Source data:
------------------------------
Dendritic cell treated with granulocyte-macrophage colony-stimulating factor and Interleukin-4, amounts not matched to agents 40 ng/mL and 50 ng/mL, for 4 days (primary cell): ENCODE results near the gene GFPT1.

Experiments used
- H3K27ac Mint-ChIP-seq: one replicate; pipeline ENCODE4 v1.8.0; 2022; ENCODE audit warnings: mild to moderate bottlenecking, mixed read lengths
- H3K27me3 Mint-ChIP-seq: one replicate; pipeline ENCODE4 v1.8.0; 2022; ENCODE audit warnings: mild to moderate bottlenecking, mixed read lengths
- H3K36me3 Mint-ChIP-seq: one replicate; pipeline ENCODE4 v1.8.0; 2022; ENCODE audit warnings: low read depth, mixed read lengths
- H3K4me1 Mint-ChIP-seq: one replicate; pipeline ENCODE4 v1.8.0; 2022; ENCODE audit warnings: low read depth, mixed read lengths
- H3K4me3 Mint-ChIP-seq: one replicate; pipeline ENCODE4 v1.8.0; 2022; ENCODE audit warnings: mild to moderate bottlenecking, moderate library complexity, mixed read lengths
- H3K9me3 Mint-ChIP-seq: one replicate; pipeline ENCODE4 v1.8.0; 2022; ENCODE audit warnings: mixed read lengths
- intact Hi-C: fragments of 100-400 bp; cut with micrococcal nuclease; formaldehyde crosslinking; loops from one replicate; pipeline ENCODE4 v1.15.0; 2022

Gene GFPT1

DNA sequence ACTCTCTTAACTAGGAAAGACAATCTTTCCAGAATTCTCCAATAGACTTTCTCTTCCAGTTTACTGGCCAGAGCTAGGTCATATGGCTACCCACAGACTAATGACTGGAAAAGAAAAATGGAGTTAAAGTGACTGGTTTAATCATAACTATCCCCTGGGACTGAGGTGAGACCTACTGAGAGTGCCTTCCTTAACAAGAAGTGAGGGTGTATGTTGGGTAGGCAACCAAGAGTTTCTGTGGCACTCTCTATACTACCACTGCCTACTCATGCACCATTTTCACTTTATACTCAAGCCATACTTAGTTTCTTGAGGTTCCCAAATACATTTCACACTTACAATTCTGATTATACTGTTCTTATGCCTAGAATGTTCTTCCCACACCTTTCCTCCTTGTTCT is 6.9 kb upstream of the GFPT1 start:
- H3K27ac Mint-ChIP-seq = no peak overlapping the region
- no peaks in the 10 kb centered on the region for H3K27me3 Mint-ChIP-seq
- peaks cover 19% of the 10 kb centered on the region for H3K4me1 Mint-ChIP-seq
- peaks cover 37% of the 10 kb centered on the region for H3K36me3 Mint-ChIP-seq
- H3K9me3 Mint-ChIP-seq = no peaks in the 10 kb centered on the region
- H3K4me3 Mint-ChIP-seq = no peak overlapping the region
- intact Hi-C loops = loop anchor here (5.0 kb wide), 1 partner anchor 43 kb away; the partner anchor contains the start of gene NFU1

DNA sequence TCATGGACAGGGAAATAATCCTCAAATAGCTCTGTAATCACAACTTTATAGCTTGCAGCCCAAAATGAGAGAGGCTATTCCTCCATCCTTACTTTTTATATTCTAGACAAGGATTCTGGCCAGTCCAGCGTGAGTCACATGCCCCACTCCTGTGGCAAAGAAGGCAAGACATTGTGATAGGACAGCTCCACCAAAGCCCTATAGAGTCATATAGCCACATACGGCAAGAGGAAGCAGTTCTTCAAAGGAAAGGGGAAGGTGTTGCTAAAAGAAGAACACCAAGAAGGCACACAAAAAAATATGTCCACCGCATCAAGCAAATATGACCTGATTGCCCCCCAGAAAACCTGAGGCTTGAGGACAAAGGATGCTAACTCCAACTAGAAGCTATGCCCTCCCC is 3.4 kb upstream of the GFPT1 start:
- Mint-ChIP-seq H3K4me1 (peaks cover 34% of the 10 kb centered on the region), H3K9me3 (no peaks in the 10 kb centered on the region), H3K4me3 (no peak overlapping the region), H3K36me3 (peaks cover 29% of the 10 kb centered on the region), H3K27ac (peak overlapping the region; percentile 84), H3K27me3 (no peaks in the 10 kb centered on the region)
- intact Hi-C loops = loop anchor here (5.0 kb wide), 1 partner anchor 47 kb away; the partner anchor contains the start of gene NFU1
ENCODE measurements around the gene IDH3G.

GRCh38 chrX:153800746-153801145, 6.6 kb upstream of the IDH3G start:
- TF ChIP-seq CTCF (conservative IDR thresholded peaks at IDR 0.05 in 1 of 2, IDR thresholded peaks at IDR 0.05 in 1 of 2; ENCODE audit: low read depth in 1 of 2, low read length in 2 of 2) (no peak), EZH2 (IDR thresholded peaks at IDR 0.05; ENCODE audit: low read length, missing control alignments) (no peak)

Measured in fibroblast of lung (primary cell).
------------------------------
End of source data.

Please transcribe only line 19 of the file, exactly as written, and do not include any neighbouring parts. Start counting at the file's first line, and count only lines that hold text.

DNA sequence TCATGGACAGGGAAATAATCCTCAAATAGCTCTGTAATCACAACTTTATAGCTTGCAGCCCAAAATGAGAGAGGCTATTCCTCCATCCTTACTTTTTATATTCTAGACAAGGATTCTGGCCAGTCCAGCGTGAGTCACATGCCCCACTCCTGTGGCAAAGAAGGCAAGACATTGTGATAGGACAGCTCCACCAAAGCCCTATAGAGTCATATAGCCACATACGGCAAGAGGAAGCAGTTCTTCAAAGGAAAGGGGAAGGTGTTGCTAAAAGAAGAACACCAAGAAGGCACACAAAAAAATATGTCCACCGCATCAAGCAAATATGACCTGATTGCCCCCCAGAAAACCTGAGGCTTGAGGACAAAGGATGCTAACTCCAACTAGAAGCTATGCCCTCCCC is 3.4 kb upstream of the GFPT1 start: